Article posted on: 2024-01-14 21:53
Last edited on: 2024-01-14 21:53
Written by: Sylvain Gauthier

Sailing from Akuna Bay to Sydney Harbour

Back in June 2023, I bought a 26 foot sail boat for a relatively modest price. When I got it, it was berthed in Akuna Bay marina, in Broken Bay north of Sydney.


And it stayed there for a few months while I was getting a hand of it and doing small repairs (I learnt how to deal with epoxy and fiberglass in the process).

But the marina being fairly pricey, I was pressured to bring it back to a cheaper place. After dealing with the installation process for a new mooring in Meadowbank close to where I live, it was time to undertake the 70km journey back to Sydney, the longest I had done so far.


First evening

Last Saturday the 6th of January, my partner dropped me off at the marina late afternoon. My initial plan was to set off in the evening, find an available mooring spot somewhere in Broken Bay and thus save 1 or 2 hours of motoring for the next day.

saturday departure

Unfortunately and predictably, Broken Bay happens to be the place where all Sydney boaties go during the summer (we’re in the south hemisphere, right) to spend time with family and friends.

The number of boats moored or anchored across the bay, from the small fishing dinghy to the massive billionaire’s ultra modern yacht was simply obscene. Not only were all the moorings taken, but the good anchorage spots too!

I had no choice but to race against the dusk back to the marina and to spend the night there.


After a poor night of sleep trying every single one of the 4 berths available in the small cabin, I set off from the marina at about 7am. The water was incredibly still, and the various sloops and ketches anchored around the creek in the fresh morning mist offered a delightful sight.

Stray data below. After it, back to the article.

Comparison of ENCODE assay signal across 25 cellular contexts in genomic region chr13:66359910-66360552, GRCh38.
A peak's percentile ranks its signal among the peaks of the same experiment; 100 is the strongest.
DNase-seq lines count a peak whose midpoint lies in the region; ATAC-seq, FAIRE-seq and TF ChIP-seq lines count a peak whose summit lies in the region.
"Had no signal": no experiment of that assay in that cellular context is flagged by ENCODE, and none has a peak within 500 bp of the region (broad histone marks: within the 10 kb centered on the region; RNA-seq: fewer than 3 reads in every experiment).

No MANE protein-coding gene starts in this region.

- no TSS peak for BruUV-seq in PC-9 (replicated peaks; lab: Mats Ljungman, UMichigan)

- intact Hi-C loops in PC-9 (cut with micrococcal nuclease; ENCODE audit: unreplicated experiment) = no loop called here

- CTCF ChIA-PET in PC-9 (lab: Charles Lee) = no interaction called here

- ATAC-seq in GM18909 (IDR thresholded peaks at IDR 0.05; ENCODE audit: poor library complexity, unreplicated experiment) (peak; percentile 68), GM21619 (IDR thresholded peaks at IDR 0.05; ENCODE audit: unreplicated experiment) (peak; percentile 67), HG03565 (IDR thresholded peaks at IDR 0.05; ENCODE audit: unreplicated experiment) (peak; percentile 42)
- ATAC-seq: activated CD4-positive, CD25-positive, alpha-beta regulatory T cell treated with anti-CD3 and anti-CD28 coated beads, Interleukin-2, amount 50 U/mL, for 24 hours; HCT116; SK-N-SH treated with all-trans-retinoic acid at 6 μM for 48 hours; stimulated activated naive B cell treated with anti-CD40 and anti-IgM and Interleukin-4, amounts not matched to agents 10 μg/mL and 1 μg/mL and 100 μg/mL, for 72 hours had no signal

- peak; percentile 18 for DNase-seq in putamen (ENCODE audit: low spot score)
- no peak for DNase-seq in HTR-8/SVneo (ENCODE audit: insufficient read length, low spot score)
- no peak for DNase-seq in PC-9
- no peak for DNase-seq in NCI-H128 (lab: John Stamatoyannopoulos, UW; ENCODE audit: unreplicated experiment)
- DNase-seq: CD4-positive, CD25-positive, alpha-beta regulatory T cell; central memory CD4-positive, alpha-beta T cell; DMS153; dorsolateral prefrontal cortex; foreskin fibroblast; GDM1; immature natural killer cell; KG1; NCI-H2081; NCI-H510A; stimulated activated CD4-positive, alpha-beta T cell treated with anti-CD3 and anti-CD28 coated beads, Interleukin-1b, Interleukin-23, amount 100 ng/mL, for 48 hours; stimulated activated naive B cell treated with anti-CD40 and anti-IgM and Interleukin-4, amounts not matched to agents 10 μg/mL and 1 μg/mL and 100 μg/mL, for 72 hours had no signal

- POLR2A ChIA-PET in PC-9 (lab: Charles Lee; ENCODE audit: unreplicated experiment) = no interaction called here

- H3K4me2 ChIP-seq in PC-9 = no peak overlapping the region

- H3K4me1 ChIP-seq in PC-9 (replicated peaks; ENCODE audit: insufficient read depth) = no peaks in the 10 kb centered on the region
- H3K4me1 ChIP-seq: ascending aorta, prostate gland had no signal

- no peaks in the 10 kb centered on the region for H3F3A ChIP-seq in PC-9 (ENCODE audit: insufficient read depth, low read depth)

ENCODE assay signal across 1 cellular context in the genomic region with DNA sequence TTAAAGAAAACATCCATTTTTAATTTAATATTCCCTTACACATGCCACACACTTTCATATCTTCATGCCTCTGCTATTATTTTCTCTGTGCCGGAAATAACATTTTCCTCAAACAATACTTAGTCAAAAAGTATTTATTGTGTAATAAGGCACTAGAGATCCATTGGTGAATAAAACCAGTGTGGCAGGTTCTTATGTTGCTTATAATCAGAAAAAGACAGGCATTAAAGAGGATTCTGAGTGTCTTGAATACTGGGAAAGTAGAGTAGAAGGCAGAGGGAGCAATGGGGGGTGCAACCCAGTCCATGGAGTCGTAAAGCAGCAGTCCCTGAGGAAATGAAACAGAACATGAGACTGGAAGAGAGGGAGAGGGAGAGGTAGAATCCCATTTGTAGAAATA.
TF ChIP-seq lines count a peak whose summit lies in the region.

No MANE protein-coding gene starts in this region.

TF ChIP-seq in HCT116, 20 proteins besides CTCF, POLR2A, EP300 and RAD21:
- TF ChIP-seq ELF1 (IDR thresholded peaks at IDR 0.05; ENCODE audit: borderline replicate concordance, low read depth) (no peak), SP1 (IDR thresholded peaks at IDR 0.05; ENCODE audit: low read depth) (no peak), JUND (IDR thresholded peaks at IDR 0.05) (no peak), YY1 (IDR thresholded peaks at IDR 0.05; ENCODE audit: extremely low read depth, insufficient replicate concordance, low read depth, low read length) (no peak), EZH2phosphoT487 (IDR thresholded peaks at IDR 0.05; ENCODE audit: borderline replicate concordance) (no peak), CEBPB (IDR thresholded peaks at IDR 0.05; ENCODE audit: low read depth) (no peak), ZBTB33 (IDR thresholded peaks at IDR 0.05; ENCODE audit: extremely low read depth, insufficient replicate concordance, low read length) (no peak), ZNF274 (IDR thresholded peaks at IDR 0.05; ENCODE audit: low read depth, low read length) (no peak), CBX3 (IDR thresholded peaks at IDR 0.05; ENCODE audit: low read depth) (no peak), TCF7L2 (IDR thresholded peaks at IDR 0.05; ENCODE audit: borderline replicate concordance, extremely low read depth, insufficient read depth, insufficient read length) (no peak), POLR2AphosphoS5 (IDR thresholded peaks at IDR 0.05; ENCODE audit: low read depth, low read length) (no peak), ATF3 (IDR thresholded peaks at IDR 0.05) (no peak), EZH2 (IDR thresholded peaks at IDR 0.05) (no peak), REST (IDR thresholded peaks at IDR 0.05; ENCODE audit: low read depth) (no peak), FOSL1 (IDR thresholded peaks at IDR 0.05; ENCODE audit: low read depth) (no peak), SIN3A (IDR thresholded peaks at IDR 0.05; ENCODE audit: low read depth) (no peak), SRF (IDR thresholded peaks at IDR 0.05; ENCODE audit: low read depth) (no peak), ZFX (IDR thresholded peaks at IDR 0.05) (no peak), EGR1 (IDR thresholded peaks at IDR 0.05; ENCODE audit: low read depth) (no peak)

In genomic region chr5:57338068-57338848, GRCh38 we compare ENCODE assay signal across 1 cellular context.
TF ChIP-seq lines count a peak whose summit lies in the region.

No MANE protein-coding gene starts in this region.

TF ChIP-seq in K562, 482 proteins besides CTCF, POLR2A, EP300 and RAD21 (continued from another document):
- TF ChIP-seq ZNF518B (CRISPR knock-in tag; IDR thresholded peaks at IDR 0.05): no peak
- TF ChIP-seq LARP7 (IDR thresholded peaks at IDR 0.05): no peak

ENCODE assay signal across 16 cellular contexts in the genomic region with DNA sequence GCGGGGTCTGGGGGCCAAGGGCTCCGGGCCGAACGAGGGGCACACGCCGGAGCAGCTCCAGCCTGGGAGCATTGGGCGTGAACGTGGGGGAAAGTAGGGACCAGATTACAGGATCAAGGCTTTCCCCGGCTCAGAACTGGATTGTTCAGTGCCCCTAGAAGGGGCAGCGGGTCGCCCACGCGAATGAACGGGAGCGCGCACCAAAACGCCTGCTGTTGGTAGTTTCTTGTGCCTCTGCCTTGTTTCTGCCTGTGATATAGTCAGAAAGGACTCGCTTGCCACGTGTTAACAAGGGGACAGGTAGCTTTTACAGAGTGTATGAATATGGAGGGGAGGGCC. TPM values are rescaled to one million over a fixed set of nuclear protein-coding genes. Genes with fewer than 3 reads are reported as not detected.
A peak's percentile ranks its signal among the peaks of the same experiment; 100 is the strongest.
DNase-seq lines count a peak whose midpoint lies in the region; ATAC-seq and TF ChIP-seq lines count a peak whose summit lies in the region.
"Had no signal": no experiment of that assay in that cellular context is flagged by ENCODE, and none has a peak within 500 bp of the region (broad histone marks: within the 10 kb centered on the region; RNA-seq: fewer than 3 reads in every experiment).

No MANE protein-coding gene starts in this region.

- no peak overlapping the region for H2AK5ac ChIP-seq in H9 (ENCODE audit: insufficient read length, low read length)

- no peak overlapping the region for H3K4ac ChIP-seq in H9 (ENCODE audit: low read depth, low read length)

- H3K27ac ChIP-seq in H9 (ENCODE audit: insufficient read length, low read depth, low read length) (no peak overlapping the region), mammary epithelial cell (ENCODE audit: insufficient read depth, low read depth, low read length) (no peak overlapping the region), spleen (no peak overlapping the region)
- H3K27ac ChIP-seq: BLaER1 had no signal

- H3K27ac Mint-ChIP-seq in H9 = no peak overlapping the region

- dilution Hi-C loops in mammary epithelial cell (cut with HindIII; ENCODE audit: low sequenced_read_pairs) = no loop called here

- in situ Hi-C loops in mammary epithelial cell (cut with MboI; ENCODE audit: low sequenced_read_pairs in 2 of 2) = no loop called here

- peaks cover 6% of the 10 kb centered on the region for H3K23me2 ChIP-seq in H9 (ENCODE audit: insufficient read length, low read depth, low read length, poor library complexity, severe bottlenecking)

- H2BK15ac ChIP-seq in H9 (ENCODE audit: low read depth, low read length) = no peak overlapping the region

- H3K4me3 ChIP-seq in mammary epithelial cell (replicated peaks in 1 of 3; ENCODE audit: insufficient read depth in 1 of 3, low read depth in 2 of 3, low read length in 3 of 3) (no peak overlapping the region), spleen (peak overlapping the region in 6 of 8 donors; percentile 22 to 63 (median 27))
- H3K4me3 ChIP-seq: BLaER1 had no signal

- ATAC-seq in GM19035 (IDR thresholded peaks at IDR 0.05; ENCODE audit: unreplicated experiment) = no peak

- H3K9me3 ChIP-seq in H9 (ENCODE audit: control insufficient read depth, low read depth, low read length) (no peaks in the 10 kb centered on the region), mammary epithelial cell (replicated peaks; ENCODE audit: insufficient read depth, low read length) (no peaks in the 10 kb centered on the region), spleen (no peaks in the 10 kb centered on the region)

morning mist

The wind was forecast to blow from the north east from almost nothing in the morning up to 12-15 knots in the afternoon. This was ideal and no coincidence: I had of course set the date based on the forecast.


But before I could use the wind to my advantage, I had to motor against it for the first two hours until I reached Pittwater and the open ocean. I would normally have no problem tacking my way into the wind but it can easily double the time it takes to reach the destination, and since I wasn’t sure how long the whole trip would take and definitely didn’t want to navigate Sydney harbour at night, I didn’t take any risk and used the engine.

I set up the sails as soon as I turned around the West Head lookout before Pittwater entrance.

sails up

Open ocean

Sailing almost completely downwind in a broad reach along the north shore was very pleasant albeit very hot and exhausting: I was solo and did not have an auto pilot or self steering vane so I had to essentially spend the whole 8 hours and a half sitting in the cockpit steering, barely any time to drink a sip of water or eat some snack. And there is no canopy or umbrella in this tiny cockpit (first item on my boat TODO list!) so I was exposed to the hot summer sun the whole time.

ocean 1

The open ocean leg of the trip was definitely the fastest one, covering 30km in barely more than three hours. To estimate my rough position I was simply counting the numerous beaches and looking carefully until I would recognize the famous Manly beach, the last one before turning into the harbour.